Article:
As a senior at the University of Nevada, Las Vegas, Melissa Waite never planned on being a partner at a prestigious local law firm. At the time, Waite was studying and finishing her requirements toward earning a degree in psychology and a minor in economics.
Waite, who didn’t know what she wanted to do, briefly considered a medical career before switching to business and law. She earned her master’s of business administration at UNLV’s Lee School of Business and her law degree from the Boyd School of Law.
She earned her MBA and law degrees at the same time.
“I thought it would give me a good foundation, so that I could go work for a variety of businesses in a variety of different executive capacities,” Waite said. “My second year at law school, I started working at Jolley Urga Woodbury &Little and it changed my whole perspective.”
Waite’s been with one of the few Las Vegas-born law firms since 2006. In January, the 32-year-old lawyer was named partner at the firm.
Waite continues to practice in real estate law, gaming law and privilege licensing. She also handles medical marijuana establishment licensing cases for the firm. Waite said marijuana licenses are challenging because regulations remain in flux.
Waite expects final regulations by April. She said it will take some of the local jurisdictions “a little longer to get on board” with having medical marijuana businesses in their communities.
“I’m optimistic and hopeful that once they take the time to really examine it, the revenue it can produce, the additional business filling up vacant locations in their jurisdictions … they’ll start inviting these businesses in and be a little more accommodating,” Waite said.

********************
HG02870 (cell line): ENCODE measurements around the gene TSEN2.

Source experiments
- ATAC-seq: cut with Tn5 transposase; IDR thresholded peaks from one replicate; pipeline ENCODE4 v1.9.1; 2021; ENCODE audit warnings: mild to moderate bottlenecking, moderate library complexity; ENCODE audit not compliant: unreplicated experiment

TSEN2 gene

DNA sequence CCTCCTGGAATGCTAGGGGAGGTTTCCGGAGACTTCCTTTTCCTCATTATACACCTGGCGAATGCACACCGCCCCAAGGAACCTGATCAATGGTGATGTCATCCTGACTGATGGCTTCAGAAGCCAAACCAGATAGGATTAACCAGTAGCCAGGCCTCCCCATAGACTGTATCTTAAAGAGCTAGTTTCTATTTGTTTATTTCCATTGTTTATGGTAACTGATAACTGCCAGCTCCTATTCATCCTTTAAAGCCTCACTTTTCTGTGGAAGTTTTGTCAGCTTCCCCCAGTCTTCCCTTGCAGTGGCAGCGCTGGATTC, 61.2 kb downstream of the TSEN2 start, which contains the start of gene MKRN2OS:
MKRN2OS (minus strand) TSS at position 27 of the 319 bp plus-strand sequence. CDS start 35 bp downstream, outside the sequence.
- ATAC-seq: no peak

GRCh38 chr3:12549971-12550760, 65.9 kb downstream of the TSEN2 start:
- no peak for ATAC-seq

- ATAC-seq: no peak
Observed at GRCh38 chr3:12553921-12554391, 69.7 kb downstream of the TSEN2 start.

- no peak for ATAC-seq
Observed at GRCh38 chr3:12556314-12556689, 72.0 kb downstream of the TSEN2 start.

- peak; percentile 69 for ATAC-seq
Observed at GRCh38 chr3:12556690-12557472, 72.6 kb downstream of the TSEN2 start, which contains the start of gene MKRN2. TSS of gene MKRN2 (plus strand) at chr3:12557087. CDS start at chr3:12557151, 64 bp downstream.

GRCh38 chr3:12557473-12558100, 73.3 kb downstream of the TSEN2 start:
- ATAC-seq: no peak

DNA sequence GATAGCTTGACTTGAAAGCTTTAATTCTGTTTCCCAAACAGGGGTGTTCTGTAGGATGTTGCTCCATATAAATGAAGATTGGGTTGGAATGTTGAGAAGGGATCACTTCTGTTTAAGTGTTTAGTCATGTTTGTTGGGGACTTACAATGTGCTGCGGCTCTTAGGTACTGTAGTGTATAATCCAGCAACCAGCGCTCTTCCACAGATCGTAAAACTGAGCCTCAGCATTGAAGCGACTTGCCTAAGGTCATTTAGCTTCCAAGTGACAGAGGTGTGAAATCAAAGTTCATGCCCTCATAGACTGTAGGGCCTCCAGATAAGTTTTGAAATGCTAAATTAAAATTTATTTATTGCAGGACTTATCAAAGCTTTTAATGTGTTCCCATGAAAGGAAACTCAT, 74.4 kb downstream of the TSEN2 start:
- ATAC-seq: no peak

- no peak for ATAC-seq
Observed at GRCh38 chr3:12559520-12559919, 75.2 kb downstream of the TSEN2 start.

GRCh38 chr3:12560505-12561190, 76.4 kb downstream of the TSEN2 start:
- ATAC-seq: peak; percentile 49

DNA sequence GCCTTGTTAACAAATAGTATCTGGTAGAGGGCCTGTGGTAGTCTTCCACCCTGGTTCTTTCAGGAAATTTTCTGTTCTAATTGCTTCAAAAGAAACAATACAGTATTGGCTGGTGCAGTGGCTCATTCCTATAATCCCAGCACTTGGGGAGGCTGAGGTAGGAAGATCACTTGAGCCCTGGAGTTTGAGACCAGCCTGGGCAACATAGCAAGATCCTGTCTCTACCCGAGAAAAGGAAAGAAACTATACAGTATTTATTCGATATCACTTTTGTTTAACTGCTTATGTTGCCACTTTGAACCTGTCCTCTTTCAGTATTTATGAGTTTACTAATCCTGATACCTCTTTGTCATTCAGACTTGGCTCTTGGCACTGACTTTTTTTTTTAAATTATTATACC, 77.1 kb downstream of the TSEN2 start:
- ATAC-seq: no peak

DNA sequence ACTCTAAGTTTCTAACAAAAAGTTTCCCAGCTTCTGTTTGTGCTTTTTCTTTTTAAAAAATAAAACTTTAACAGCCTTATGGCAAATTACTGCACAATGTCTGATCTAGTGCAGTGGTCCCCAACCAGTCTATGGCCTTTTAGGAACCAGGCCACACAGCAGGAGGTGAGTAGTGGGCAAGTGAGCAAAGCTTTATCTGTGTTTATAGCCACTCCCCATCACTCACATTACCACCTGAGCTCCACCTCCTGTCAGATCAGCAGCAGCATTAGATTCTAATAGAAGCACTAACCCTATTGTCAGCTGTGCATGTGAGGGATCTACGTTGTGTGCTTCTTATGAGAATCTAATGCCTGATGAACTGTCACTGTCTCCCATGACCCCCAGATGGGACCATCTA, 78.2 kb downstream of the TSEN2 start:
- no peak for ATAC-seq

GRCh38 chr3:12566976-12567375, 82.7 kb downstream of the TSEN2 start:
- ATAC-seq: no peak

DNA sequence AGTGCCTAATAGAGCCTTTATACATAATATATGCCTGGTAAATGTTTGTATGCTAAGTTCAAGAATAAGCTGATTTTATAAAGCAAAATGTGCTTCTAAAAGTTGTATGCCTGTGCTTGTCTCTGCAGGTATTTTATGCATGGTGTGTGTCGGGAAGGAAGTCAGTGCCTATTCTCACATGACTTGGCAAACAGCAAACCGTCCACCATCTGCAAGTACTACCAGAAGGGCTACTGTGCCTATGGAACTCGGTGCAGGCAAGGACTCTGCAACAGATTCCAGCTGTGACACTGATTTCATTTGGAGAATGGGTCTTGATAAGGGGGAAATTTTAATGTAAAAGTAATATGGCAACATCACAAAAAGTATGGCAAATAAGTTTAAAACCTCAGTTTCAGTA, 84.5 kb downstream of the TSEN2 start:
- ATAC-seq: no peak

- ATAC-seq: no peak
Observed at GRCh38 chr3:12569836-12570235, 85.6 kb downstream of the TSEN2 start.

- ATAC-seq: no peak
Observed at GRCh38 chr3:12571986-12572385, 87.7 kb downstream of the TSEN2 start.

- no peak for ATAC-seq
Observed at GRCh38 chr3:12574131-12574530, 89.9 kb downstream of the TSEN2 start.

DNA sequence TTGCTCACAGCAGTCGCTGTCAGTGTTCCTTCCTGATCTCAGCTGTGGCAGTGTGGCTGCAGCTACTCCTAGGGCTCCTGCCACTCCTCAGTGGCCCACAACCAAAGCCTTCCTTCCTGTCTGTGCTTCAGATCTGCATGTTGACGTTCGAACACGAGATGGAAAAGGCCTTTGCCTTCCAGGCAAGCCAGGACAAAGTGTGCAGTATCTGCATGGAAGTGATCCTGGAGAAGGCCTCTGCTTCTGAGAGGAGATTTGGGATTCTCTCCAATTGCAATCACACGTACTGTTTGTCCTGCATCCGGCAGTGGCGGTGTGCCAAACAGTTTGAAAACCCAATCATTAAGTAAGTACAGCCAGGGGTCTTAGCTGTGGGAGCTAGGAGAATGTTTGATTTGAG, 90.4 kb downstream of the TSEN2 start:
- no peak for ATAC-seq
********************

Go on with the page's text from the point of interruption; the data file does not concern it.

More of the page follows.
Waite said Clark County is acting aggressively to make itself attractive as a site for medical marijuana dispensaries to set up shop.
“It is possible all these licenses will end up in Clark County,” Waite said. “Here in Southern Nevada, we are going to have 40 licenses, so it would be helpful to patients if we could spread them throughout the entire jurisdiction.”
Question: Is your specialty real estate law?
Answer: I would say real estate is my main focus. Another major portion of my practice is privilege licensing. I do quite a bit of liquor, gaming and business licensing and now we are also beginning to do transportation licensing and marijuana establishment licensing.
Question: Where are we in terms of licensing marijuana dispensaries in Southern Nevada? And is business good?
Answer: Right now we are talking with potential licensees regarding the content of their application, the location of their premises, what their business is going to look like and what the requirements under the statute will be. It is a challenge because right now our regulations have not been finalized. We are looking forward to having that done on or before April 4. It seems like despite reports to the contrary we are on track to meet that deadline. So once we get those in place we will really be (busy) finalizing contracts and these applications.
Question: How long does it take to complete a report?
Answer: Clients that are coming to me today are feeling a little behind the eight ball. These applications are very detailed and anywhere from 500 to 800 pages. That includes a lot of documentation from their qualifications, payments to the state, financial terms and financial history. It really depends on the number investors. The more investors you have, the more information that is required and the more complex the application becomes.
Question: Do you find this an effective way to license marijuana businesses?
Answer: I’ll be honest, when we initially heard that the legislation was passing last year in June we were all a little bit skeptical. ... But as soon as we saw what the ultimate product from our Legislature was, the way they wanted to regulate it and once we saw the first draft of the regulations … it became clear that they are really going to treat this as a privilege license with standards very similar to what our current gaming licensees are held to. They are going to really attempt to do a good job in having the state regulate it, almost like a pharmacy. ... It is going to be very highly regulated.